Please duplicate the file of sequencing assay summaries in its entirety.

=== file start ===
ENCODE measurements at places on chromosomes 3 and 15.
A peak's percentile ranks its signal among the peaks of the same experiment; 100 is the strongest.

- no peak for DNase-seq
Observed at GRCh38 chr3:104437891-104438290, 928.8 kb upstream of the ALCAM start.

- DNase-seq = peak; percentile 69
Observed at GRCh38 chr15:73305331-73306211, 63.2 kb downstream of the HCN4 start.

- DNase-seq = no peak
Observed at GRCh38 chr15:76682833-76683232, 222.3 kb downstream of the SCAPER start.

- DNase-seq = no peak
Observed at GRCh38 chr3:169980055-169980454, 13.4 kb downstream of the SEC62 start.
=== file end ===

ENCODE measurements at places on chromosomes 3 and 15.
A peak's percentile ranks its signal among the peaks of the same experiment; 100 is the strongest.

- no peak for DNase-seq
Observed at GRCh38 chr3:104437891-104438290, 928.8 kb upstream of the ALCAM start.

- DNase-seq = peak; percentile 69
Observed at GRCh38 chr15:73305331-73306211, 63.2 kb downstream of the HCN4 start.

- DNase-seq = no peak
Observed at GRCh38 chr15:76682833-76683232, 222.3 kb downstream of the SCAPER start.

- DNase-seq = no peak
Observed at GRCh38 chr3:169980055-169980454, 13.4 kb downstream of the SEC62 start.